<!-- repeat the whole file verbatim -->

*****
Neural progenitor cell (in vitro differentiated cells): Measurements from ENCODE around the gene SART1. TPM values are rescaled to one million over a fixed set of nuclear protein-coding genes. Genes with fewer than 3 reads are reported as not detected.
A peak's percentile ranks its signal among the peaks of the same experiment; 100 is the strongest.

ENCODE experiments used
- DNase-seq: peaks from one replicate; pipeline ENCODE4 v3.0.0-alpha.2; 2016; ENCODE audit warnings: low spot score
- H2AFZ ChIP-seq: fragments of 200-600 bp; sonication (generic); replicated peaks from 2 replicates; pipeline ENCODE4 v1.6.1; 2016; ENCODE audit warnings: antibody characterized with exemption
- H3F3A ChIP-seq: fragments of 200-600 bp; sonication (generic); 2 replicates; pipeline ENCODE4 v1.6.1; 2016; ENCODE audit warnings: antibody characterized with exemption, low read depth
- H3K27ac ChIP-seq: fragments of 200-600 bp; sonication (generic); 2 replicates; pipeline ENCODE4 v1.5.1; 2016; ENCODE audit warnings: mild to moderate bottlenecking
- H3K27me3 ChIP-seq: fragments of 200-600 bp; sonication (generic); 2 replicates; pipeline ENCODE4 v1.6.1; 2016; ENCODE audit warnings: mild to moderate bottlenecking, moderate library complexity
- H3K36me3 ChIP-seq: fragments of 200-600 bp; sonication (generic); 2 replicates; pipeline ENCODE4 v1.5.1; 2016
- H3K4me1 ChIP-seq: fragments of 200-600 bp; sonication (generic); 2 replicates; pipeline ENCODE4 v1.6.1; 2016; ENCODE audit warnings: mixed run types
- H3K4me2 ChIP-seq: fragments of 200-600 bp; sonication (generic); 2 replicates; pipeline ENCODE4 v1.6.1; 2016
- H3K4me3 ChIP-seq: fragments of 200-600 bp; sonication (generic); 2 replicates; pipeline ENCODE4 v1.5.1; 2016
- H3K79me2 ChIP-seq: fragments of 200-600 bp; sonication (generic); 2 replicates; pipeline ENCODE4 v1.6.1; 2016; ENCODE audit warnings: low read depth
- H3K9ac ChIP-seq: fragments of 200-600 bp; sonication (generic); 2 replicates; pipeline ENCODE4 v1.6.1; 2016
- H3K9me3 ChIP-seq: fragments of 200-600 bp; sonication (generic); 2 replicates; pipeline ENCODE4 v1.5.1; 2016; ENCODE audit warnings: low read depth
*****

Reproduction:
Neural progenitor cell (in vitro differentiated cells): Measurements from ENCODE around the gene SART1. TPM values are rescaled to one million over a fixed set of nuclear protein-coding genes. Genes with fewer than 3 reads are reported as not detected.
A peak's percentile ranks its signal among the peaks of the same experiment; 100 is the strongest.

ENCODE experiments used
- DNase-seq: peaks from one replicate; pipeline ENCODE4 v3.0.0-alpha.2; 2016; ENCODE audit warnings: low spot score
- H2AFZ ChIP-seq: fragments of 200-600 bp; sonication (generic); replicated peaks from 2 replicates; pipeline ENCODE4 v1.6.1; 2016; ENCODE audit warnings: antibody characterized with exemption
- H3F3A ChIP-seq: fragments of 200-600 bp; sonication (generic); 2 replicates; pipeline ENCODE4 v1.6.1; 2016; ENCODE audit warnings: antibody characterized with exemption, low read depth
- H3K27ac ChIP-seq: fragments of 200-600 bp; sonication (generic); 2 replicates; pipeline ENCODE4 v1.5.1; 2016; ENCODE audit warnings: mild to moderate bottlenecking
- H3K27me3 ChIP-seq: fragments of 200-600 bp; sonication (generic); 2 replicates; pipeline ENCODE4 v1.6.1; 2016; ENCODE audit warnings: mild to moderate bottlenecking, moderate library complexity
- H3K36me3 ChIP-seq: fragments of 200-600 bp; sonication (generic); 2 replicates; pipeline ENCODE4 v1.5.1; 2016
- H3K4me1 ChIP-seq: fragments of 200-600 bp; sonication (generic); 2 replicates; pipeline ENCODE4 v1.6.1; 2016; ENCODE audit warnings: mixed run types
- H3K4me2 ChIP-seq: fragments of 200-600 bp; sonication (generic); 2 replicates; pipeline ENCODE4 v1.6.1; 2016
- H3K4me3 ChIP-seq: fragments of 200-600 bp; sonication (generic); 2 replicates; pipeline ENCODE4 v1.5.1; 2016
- H3K79me2 ChIP-seq: fragments of 200-600 bp; sonication (generic); 2 replicates; pipeline ENCODE4 v1.6.1; 2016; ENCODE audit warnings: low read depth
- H3K9ac ChIP-seq: fragments of 200-600 bp; sonication (generic); 2 replicates; pipeline ENCODE4 v1.6.1; 2016
- H3K9me3 ChIP-seq: fragments of 200-600 bp; sonication (generic); 2 replicates; pipeline ENCODE4 v1.5.1; 2016; ENCODE audit warnings: low read depth